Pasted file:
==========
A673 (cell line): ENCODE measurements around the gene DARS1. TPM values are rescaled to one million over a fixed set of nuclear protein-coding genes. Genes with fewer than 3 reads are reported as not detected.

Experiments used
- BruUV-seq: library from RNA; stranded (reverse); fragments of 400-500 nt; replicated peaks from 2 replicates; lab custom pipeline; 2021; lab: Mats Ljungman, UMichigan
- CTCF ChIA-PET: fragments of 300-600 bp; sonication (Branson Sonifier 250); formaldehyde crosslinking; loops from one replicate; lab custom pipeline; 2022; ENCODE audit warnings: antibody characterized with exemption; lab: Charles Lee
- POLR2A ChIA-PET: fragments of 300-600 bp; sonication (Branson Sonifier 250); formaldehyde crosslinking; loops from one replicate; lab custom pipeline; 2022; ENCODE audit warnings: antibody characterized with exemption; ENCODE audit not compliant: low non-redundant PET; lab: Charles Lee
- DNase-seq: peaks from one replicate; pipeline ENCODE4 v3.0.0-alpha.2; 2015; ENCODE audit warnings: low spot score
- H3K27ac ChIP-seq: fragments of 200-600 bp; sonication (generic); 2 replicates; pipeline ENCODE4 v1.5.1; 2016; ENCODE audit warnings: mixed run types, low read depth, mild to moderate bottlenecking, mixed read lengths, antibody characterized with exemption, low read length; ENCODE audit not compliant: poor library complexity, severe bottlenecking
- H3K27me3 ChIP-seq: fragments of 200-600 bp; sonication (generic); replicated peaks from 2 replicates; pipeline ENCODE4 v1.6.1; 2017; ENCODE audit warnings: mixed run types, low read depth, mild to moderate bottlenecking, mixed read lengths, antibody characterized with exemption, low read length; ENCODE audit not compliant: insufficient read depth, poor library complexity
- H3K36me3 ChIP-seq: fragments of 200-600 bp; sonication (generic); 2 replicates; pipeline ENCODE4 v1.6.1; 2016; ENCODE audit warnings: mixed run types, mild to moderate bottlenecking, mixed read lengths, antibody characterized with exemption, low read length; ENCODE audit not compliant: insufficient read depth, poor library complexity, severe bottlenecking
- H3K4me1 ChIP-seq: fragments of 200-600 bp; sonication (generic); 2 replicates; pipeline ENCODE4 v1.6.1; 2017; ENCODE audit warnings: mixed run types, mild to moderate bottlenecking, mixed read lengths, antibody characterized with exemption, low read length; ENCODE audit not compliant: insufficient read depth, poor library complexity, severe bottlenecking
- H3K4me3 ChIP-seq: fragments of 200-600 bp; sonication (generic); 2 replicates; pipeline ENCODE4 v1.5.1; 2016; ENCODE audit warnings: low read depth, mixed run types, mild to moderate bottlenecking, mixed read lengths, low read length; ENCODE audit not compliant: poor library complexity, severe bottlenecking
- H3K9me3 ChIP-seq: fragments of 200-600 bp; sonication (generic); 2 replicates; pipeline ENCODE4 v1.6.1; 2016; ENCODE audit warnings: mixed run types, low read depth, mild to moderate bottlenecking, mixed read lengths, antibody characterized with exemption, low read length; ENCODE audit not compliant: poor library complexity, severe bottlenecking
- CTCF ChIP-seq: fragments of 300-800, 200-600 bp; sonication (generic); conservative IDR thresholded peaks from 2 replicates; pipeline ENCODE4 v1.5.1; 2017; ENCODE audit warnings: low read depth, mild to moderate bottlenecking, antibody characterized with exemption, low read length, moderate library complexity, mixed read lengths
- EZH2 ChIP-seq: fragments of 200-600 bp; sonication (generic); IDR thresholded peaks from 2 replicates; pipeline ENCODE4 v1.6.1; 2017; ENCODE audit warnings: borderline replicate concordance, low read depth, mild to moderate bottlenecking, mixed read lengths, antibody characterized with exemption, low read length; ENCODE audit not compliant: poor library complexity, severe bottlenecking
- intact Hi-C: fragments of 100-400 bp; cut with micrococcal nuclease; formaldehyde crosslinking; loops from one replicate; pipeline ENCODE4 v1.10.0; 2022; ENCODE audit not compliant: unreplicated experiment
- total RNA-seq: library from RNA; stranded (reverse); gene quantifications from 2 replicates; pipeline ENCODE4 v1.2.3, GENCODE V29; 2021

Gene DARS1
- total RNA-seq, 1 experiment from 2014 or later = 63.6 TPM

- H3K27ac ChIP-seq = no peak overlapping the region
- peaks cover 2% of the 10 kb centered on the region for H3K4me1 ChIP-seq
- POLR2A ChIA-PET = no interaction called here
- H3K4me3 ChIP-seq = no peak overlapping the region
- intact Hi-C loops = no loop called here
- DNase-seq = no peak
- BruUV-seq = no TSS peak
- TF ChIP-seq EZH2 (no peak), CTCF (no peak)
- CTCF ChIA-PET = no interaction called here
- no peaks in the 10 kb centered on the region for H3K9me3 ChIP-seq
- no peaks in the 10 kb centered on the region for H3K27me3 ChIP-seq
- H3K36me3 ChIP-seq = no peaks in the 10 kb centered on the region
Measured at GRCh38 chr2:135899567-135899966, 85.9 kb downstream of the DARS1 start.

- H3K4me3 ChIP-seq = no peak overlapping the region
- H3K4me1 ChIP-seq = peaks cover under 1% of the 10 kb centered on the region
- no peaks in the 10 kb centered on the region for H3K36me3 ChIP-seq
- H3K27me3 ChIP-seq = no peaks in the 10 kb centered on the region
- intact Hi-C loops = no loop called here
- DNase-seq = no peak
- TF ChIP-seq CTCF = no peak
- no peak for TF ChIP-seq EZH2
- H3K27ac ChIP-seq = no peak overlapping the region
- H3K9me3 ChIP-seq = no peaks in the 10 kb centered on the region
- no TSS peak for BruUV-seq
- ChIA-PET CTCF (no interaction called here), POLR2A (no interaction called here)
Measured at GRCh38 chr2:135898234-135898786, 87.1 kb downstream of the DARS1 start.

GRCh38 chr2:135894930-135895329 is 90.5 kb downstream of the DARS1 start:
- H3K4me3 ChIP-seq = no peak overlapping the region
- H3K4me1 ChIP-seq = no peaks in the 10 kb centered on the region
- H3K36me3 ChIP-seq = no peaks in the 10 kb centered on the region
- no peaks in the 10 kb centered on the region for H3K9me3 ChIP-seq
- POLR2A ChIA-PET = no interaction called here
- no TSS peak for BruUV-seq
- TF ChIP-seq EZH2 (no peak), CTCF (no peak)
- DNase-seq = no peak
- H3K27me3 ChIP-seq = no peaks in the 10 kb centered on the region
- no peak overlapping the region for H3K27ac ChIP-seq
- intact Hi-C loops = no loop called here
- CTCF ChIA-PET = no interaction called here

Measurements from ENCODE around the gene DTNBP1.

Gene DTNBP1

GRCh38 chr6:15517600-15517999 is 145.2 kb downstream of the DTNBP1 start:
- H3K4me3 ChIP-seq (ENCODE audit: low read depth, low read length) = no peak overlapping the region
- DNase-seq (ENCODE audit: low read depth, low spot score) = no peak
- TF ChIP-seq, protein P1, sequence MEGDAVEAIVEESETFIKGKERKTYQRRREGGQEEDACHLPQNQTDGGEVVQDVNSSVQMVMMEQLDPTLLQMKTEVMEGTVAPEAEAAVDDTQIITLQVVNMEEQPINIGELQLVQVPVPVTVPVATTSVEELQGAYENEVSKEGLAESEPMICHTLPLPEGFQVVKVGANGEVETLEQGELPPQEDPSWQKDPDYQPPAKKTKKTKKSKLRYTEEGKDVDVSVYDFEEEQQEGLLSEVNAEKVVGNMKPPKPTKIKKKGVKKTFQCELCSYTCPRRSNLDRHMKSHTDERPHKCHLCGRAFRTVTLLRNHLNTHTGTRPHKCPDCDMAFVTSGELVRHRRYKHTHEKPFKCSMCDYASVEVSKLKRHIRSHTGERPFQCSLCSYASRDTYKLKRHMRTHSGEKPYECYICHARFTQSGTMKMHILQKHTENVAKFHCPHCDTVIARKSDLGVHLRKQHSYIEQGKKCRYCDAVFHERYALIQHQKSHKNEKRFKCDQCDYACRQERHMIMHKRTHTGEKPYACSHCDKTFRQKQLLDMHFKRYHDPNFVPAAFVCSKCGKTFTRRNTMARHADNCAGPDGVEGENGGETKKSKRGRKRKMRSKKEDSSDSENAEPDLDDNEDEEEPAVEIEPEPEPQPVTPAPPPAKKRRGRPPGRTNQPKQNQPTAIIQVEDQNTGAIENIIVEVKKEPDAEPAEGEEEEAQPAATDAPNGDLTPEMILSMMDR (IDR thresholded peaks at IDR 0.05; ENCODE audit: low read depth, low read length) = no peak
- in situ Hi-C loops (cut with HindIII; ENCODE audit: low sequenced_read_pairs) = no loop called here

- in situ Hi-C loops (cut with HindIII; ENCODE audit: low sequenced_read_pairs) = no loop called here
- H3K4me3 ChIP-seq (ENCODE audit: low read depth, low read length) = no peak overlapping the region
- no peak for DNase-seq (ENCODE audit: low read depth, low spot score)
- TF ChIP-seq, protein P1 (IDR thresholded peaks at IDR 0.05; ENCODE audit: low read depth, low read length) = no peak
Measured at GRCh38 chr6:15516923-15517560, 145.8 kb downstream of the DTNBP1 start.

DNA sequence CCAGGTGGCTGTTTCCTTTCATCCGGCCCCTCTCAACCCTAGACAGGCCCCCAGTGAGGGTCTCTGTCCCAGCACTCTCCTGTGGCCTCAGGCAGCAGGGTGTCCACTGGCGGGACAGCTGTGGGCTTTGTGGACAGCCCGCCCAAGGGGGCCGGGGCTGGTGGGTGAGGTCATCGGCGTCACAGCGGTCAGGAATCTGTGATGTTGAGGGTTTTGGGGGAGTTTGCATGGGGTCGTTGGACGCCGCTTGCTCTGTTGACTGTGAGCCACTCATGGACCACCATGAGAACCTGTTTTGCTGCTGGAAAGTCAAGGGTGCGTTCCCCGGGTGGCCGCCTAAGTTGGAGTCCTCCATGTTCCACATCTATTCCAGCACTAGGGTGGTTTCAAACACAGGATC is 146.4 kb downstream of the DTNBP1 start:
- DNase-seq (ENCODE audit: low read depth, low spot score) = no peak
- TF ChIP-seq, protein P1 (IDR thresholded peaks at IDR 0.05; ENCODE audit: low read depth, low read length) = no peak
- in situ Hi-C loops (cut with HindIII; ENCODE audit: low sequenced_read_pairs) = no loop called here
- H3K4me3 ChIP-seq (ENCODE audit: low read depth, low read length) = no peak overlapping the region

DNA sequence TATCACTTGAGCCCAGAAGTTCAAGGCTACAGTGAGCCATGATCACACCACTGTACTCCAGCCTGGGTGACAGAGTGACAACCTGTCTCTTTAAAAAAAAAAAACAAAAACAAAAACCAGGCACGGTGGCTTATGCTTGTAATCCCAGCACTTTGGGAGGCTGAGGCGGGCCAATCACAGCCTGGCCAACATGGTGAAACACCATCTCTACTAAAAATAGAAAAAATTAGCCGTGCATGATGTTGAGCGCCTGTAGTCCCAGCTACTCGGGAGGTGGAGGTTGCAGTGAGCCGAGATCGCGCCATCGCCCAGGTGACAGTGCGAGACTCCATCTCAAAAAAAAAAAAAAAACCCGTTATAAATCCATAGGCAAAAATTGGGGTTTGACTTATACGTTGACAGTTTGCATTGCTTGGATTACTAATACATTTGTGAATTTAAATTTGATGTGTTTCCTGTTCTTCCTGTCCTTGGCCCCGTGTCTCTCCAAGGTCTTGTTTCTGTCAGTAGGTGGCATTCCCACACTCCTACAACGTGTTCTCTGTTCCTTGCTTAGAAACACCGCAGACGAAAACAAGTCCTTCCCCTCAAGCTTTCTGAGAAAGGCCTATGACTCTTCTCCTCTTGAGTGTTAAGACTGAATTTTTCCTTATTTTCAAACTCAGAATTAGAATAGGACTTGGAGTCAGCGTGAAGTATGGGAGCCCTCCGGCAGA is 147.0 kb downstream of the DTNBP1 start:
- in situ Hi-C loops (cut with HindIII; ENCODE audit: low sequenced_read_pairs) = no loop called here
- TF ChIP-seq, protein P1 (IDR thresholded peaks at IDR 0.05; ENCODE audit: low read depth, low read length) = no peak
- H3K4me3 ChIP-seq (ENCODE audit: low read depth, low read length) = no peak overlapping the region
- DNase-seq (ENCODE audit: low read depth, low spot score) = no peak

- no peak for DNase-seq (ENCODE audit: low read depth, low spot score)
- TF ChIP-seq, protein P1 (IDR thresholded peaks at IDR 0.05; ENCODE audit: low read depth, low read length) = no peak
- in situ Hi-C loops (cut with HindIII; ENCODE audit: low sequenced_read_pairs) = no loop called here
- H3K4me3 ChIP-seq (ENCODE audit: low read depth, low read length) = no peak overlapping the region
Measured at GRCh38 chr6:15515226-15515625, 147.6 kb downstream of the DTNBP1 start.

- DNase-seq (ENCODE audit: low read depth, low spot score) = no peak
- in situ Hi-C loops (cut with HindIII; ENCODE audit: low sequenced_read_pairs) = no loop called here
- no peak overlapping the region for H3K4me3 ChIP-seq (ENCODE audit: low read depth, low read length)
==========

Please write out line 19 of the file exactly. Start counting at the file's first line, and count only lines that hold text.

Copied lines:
- H3K27ac ChIP-seq = no peak overlapping the region